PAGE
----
NEW YORK (The Deal) -- The sales of Time Warner Cable (TWC) and DirecTV Group (DTV - Get Report) to Charter Communications (CHTR - Get Report) and AT&T (T - Get Report), respectively, would remove two high-profile pay-TV stocks from the market.

A couple of new cable securities debuted this month, however, with Graham Holdings' (GHC - Get Report) spin-off Cable One (CABO - Get Report) and Liberty Global's (LBTYA) creation of tracking stock, dubbed LiLAC (LILA - Get Report), to represent its growing portfolio in the Caribbean and Latin America.

Although those new entrants are niche players in Latin America and the United States, they have ties to formidable institutions.

Cable One is the latest asset that the Graham family is divesting since selling the Washington Post to Jeff Bezos for $250 million last year. Liberty Global is John Malone's international cable outfit, and LiLAC represents his forays into Latin America.

"It's an interesting time to test multiples in the marketplace right?" asked Amy Yong of Macquarie Capital, noting that buyout multiples have been at the high range of acquisition payouts over the past six years.

Liberty Global-backed Charter Communications is buying Time Warner Cable for $79 billion, including debt, which comes to 9 times projected 2015 earnings before interest, taxes, depreciation and amortization. Charter Communications is also picking up Bright House Networks for $10.4 billion or 8 times EBITDA.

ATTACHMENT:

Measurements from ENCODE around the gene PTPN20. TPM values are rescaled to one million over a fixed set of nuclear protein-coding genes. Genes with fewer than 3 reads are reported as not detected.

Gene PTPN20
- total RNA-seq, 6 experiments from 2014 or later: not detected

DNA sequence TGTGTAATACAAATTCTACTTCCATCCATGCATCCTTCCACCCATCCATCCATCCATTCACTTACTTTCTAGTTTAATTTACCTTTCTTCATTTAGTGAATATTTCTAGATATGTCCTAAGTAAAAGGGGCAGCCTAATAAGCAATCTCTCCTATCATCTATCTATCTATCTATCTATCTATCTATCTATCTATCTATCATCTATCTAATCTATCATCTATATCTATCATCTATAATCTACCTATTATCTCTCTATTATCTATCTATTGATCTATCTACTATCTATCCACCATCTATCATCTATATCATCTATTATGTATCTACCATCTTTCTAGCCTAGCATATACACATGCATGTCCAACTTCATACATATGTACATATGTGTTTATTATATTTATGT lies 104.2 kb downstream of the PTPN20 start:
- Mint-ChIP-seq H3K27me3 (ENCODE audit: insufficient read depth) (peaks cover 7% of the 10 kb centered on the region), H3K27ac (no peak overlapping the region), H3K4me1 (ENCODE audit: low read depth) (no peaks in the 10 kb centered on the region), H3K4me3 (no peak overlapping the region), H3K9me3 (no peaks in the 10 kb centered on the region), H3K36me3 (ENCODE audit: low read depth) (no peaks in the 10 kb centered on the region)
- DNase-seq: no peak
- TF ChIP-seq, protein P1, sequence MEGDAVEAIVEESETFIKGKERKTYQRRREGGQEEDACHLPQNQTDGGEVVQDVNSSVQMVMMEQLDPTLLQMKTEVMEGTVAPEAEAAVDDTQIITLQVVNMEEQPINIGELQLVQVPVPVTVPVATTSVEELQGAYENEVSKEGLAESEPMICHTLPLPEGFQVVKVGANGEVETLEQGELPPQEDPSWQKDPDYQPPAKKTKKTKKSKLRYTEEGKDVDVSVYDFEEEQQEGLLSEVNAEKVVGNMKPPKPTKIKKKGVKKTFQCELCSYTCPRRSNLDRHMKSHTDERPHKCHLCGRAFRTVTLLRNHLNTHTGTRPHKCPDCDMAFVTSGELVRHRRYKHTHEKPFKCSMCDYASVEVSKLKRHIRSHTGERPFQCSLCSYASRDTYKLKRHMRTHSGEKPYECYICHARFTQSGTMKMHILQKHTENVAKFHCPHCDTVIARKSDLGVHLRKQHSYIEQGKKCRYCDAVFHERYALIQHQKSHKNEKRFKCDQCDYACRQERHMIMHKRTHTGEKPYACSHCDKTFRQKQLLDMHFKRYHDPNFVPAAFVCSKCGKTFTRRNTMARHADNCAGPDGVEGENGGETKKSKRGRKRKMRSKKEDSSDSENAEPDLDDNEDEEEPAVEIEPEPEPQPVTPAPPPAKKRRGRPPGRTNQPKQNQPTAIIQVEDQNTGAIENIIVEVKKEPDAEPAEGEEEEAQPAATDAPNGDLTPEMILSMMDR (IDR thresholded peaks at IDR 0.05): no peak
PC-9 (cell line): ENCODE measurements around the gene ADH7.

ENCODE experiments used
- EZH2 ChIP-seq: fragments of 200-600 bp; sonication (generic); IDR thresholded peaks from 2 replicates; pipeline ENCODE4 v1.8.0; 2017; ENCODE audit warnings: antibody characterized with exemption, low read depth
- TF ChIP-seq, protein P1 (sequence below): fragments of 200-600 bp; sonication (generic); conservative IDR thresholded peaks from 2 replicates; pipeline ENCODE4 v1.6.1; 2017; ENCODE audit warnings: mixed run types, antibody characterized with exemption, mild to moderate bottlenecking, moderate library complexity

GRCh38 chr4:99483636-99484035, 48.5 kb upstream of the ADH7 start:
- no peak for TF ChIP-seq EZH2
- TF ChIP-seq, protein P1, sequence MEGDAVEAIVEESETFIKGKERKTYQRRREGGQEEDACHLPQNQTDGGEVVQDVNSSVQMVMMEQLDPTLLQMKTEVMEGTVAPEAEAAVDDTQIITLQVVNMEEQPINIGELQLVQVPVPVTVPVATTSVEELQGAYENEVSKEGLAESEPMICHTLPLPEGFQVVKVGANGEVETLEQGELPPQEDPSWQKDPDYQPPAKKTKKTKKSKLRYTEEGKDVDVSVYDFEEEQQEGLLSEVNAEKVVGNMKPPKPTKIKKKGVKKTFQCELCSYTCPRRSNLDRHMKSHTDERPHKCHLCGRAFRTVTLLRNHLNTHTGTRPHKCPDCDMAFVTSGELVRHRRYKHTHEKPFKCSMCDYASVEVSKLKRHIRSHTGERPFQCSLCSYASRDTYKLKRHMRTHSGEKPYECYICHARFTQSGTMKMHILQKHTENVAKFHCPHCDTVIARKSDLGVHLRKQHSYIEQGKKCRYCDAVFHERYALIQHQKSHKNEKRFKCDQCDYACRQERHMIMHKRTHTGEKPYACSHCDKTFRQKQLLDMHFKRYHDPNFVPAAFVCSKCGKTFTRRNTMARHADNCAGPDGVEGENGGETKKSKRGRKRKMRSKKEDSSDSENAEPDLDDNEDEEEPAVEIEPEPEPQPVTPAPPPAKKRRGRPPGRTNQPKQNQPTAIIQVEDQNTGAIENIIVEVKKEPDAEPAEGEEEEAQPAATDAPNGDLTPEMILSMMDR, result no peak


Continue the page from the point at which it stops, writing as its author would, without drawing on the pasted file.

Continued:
Atlantic Broadband Group, owned by Canadian cable operator Cogeco Cable is paying Harron Communications $200 million for MetroCast Communications of Connecticut, which Yong puts at 9.5 times EBITDA.

Graham Holdings officially divested Cable One on July 1. The company is the 10th-largest U.S. cable company with $815 million in 2014 sales.

Although it operates in mostly rural areas in 19 states, the bulk of its systems are in Arizona, Idaho, Mississippi, Oklahoma and Texas. Bright House Networks president Nomi Bergman sits on the company's board.

Shares of Cable One debuted at $450.48 on July 1, and on Tuesday dropped 33 cents, or less than 0.1%, to $395.42.

Charter Communications, Cogeco's Atlantic Broadband or Altice, the Luxembourg communications group that is buying Suddenlink Communications for $9.1 billion, could take interest in Cable One, Yong said.

"It's certainly become somewhat of a land grab if you're interested in gaining scale in cable," she said.

Charter Communications declined to comment.

Representatives of Atlantic Broadband and Altice couldn't be reached.

Kevin Coyle, Cable One's chief financial officer, said that M&A is a goal of the company.

Cable One has leverage of about 1.8 times EBITDA and aims to boost debt to about 3 times EBITDA, with acquisitions being one of the uses of leverage.

The company isn't aware of any major cable systems on the market at the moment but would consider acquisitions if they fit Cable One's market profile. The company began to focus on rural areas and smaller markets, rather than more competitive urban markets, in the 1990s.